Whether we’re talking about your smartphone, laptop, electric toothbrush or even your car, we’re talking about the same battery technology keeping them working as they should be – lithium-ion (Li-Ion). This once expensive and rare battery technology is, today, the most commonly used rechargeable battery technology in the world.
All of which means that, of course, cordless power tools make use of the technology too. However, when you’re buying power tools (and spare batteries for them), it’s still easy to get lost in a world of techy terminology.
That’s why we’ve decided to put together this guide to help you not only identify which batteries are right for you, but why lithium-ion is such a popular technology. Let’s get started.
When you’re looking for a new power tool or a replacement battery for your current power tool, you’ll find you see the Ah rating quite a bit. Why? Well, it’s the measurement of how long your battery will last under usage.
It stands for ampere-hour and effectively gives you an indication of how large the ‘fuel-tank’ is for your power tools. However, it’s important to note that because every power tool will have its own power requirements, it’s not possible to simply look for the highest Ah rating and expect that to be the longest run time.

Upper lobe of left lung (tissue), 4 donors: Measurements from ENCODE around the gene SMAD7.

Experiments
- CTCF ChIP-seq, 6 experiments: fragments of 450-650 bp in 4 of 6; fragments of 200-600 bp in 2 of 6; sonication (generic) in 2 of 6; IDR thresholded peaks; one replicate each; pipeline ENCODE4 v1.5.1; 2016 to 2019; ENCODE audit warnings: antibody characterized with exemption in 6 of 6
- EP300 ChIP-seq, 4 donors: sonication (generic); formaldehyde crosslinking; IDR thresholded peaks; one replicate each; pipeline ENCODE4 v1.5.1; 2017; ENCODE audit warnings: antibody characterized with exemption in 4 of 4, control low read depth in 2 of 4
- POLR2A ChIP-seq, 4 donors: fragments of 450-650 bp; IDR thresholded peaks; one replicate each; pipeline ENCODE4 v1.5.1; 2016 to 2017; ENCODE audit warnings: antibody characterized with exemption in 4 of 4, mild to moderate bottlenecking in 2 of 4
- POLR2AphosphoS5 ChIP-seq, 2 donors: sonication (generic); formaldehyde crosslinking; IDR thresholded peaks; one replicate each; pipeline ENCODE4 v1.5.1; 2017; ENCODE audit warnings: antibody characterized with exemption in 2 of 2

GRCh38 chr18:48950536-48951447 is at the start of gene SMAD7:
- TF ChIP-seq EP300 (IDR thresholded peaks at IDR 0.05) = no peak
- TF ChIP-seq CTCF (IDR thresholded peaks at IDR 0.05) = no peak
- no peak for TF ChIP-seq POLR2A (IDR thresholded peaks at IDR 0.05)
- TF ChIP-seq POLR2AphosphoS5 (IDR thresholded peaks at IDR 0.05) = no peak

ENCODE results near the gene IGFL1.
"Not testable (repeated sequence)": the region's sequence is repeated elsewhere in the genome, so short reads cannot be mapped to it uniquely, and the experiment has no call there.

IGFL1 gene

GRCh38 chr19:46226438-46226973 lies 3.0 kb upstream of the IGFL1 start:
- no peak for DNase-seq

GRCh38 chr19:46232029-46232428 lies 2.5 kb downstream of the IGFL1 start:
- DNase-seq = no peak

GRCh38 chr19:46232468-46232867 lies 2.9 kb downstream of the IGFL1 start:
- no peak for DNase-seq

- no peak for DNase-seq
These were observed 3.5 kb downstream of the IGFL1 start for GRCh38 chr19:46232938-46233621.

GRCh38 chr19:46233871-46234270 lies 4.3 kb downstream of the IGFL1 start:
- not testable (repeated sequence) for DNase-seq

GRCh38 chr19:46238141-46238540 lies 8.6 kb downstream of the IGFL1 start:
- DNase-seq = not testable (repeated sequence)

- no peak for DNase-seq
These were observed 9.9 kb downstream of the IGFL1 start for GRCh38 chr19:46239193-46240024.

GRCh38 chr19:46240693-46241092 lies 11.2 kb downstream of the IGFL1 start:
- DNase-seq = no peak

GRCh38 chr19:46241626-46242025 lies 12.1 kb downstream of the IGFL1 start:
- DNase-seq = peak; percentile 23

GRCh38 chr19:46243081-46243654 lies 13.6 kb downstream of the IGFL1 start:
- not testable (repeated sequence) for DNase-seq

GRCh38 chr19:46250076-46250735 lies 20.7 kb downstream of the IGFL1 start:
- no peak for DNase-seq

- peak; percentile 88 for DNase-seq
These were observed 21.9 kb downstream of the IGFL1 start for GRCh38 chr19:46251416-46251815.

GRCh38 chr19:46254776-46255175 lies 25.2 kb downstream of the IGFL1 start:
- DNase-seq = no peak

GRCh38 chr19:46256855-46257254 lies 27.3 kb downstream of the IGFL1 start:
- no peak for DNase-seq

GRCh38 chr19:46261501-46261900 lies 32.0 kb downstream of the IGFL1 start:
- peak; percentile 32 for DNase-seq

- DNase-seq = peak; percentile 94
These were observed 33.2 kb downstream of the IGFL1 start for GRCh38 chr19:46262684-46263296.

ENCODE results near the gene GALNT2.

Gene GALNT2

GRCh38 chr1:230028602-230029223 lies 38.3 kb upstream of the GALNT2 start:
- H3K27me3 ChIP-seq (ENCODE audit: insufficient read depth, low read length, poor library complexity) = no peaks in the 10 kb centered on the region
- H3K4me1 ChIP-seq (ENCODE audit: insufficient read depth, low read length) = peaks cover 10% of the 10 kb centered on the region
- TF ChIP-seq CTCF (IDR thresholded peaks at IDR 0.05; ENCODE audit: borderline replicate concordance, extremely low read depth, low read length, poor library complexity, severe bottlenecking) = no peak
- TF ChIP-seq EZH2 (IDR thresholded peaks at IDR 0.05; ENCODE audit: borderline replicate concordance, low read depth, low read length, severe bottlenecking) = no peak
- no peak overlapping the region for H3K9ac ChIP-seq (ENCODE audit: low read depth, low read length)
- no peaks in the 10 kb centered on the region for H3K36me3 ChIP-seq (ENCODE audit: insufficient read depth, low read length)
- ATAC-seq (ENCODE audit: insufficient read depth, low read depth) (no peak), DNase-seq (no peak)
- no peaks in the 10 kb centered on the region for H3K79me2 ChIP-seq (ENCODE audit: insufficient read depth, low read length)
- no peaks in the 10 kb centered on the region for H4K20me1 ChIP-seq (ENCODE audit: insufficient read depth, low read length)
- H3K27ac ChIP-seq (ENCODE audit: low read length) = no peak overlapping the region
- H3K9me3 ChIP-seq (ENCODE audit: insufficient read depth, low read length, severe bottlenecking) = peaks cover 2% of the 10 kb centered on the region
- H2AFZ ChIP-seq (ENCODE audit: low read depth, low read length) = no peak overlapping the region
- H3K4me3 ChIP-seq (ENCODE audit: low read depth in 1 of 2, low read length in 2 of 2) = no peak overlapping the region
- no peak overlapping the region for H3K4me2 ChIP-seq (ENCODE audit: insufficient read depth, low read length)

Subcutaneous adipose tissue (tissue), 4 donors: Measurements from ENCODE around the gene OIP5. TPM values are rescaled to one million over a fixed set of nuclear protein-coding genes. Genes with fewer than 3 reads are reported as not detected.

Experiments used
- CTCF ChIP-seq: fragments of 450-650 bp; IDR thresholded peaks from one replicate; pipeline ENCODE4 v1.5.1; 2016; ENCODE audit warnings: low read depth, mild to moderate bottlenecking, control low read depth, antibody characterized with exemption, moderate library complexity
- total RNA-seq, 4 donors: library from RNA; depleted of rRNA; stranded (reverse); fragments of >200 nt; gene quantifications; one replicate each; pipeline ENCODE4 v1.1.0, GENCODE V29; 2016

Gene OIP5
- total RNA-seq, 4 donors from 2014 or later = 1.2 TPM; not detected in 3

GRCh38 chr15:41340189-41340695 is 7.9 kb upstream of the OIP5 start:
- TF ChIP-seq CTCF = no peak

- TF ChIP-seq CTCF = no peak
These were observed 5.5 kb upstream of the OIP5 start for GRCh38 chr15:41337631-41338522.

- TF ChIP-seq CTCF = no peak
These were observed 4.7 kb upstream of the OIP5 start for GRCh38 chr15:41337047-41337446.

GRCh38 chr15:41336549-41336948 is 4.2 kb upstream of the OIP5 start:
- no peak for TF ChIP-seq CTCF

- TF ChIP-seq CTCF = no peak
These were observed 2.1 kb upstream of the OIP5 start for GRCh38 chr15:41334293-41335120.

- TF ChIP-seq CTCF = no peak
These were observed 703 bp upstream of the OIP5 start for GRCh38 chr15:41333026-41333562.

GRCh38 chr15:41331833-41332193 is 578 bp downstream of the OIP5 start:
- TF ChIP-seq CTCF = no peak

Since 2014, many power tool battery manufacturers have rallied behind 5Ah battery technology as a popular standard.
V stands for voltage, and indicated the amount of power the battery will deliver to the power tool. However, whilst it’s tempting to want to pair your power tool with a battery with a higher-than-standard voltage, that’s not recommended. You’ll find that rather than being more powerful, your power tool simply won’t work properly.
As such, we’d always recommend that you source a battery with the same voltage as is recommended by the manufacturer.
The self-discharge rate of your battery is the rate in which it loses power when not in use. Li-Ion batteries boast the lowest self-discharge rate of any widely available battery technology, making them ideal for leaving in vans between jobs.
As a rule, Li-Ion batteries have SDRs of between 5 and 10% per month. However, with the slight variances in battery technology boasted by different manufacturers, this number can and does vary.
The C-rate of a battery is a measure of the rate in which the battery will be fully discharged, relative to its maximum capacity. For example, 1C means that the battery will discharge its battery in 1 hour, 2C means two hours of functional operation time and so on.
Naturally, a battery with a higher C-rate is preferable, but it’s not utterly essential. Spare power tool batteries are available at a reasonable cost right here at MAD4TOOLS, and with such affordable prices, there’s no reason why you can’t carry multiple batteries for your power tools.